Five core competency areas for participatory modeling

By Sondoss Elsawah, Elena Bakhanova, Raimo P. Hämäläinen and Alexey Voinov

1. Sondoss Elsawah (biography)
2. Elena Bakhanova (biography)
3. Raimo P. Hämäläinen (biography)
4. Alexey Voinov (biography)

What knowledge and skills do individuals and teams need to be effective at participatory modeling?

We suggest that five core competency areas are essential for participatory modeling:

  1. systems thinking
  2. modeling
  3. group facilitation
  4. project management and leadership
  5. operating in the virtual space.

These are illustrated in the figure below.

These competency areas have naturally overlapping elements and should therefore be seen as a holistic and interdependent set. Further, while certain competencies such as modeling skills can be addressed by individual members of a participatory modeling team, the entire process is a team effort and it is necessary to also consider the competencies as a group skill.

Systems thinking

The systems thinking competency area covers three interrelated competencies:

  • transdisciplinary approach
    This is a form of inquiry that aims to transcend the scope of disciplines by systematically creating and integrating knowledge into a new knowledge base, going beyond the approaches of individual disciplines, while engaging stakeholders in this process.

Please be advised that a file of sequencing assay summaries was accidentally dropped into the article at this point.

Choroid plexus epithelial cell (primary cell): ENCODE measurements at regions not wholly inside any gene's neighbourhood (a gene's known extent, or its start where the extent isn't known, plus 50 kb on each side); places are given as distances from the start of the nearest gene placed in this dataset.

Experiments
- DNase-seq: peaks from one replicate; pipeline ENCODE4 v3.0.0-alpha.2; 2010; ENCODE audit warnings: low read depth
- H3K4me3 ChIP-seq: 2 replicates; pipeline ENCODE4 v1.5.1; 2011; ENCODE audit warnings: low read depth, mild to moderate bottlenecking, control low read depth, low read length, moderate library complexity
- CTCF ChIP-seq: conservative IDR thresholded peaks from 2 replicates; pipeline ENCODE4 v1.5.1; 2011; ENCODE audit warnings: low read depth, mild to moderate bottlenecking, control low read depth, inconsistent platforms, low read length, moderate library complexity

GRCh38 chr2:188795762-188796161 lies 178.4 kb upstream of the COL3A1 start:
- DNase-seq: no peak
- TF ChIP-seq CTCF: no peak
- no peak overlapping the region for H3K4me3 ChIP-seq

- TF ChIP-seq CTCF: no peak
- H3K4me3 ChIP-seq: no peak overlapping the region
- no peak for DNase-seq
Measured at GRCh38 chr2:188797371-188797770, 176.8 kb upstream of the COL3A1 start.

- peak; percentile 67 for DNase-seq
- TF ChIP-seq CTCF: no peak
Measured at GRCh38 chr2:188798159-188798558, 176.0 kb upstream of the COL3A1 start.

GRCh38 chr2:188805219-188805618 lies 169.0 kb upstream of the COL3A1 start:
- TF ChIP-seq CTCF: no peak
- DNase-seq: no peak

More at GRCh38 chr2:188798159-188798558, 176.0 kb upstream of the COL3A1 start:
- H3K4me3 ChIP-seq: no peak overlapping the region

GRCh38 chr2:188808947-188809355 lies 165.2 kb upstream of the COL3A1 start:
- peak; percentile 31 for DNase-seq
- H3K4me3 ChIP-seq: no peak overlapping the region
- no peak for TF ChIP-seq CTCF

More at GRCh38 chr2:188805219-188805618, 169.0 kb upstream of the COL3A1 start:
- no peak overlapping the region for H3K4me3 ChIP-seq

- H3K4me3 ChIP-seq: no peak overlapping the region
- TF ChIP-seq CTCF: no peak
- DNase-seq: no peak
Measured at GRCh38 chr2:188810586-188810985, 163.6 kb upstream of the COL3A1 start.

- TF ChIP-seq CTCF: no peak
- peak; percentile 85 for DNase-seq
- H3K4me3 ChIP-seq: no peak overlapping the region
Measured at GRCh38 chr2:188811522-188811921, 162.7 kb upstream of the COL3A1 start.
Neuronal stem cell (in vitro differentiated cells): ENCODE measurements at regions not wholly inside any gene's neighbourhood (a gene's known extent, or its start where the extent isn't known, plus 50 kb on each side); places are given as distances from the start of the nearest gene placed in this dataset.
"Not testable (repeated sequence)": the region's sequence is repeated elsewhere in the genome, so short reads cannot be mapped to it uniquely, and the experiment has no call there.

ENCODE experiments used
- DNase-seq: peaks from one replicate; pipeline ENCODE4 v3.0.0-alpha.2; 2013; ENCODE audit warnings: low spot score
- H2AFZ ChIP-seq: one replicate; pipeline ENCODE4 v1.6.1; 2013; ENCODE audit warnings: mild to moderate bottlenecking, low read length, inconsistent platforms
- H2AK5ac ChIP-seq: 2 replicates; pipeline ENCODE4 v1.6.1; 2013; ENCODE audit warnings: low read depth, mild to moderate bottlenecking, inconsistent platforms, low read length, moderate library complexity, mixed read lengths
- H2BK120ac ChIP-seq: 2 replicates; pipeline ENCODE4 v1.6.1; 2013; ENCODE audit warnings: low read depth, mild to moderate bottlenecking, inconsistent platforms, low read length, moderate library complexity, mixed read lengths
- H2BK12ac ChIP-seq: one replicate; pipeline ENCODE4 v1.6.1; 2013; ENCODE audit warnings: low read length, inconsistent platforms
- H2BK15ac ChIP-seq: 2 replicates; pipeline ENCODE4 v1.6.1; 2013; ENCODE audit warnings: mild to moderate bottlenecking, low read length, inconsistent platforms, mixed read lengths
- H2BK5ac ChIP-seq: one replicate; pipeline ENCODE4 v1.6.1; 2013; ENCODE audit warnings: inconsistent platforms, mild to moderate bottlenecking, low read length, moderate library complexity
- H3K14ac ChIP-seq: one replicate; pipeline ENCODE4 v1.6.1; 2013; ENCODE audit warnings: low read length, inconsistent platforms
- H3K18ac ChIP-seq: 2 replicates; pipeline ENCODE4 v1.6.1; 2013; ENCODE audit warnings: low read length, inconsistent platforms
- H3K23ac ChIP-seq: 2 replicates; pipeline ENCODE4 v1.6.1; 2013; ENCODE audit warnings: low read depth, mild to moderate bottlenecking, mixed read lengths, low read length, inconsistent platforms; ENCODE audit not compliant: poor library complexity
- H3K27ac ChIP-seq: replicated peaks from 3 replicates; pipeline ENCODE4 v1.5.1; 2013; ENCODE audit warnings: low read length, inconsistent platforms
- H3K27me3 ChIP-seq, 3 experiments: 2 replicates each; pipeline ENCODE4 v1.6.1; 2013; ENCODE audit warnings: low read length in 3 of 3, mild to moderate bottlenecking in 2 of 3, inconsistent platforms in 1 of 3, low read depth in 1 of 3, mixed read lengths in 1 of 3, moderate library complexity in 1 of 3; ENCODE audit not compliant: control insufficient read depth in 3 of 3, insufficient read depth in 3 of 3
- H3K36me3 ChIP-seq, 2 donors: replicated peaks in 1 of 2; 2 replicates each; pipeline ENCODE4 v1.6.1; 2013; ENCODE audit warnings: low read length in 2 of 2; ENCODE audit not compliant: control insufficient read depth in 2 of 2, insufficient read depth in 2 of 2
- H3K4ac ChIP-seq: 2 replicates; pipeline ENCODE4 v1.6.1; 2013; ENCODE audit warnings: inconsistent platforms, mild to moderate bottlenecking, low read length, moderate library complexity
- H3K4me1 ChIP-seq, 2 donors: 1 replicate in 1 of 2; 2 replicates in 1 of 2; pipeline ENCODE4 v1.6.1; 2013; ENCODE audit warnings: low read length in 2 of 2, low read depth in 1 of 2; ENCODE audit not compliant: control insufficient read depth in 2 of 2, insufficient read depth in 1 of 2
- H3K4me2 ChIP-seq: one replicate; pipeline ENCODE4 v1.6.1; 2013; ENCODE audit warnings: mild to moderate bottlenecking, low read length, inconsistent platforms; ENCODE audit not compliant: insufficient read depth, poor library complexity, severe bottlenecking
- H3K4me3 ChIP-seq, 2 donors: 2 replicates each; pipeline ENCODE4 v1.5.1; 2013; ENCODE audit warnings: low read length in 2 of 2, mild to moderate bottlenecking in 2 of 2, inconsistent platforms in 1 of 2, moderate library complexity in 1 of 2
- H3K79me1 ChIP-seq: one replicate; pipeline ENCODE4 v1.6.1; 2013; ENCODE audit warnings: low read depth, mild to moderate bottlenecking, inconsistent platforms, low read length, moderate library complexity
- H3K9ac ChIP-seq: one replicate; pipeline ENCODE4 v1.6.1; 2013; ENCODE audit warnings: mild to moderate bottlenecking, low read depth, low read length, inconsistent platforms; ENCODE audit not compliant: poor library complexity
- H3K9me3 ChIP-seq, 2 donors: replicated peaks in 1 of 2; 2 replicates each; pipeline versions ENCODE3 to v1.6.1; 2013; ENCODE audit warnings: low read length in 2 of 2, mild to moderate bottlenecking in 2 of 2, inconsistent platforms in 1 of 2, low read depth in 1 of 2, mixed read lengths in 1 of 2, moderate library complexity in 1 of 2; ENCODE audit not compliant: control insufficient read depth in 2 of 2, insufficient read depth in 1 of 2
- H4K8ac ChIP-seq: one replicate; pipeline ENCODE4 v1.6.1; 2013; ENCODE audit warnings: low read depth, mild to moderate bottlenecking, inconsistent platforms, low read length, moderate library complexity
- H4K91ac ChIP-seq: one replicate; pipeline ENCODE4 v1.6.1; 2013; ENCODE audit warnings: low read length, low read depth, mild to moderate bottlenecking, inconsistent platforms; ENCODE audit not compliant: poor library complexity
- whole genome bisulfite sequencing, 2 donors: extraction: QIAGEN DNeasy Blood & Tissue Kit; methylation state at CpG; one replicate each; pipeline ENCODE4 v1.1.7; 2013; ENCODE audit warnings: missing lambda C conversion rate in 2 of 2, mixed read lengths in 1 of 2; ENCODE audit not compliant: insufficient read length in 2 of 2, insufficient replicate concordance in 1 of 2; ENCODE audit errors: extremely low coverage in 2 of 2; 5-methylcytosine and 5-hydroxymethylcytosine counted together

• approaching problems from a systemic perspective
    This requires the ability to identify different perspectives, consider wholes and parts, recognize systems and boundaries, identify and characterize relationships, including feedback interactions, as well as identify and use intervention points and relevant interdependent drivers and factors to produce effects.
  • systems intelligence
    This refers to intelligent behavior of stakeholders (including scientists conducting research) in the context of complex systems, involving interactions and feedback. In problem solving a person with systems intelligence sees the overall system and perceives herself as being a part of the systemic socio-emotional whole of problem solving and understands the influence of the whole on herself and her influence on the whole. The focus is on intelligent action and engagement rather than only describing the system from outside. In participatory modeling the entire process creates a social system which needs to be understood and managed as it has an essential impact on the behavior of the participants and the group dynamics.


Key modeling competencies are:

  • problem structuring and formalization, taking into account the purpose of modeling, the limitations, uncertainties, omissions, and subjective choices that will be made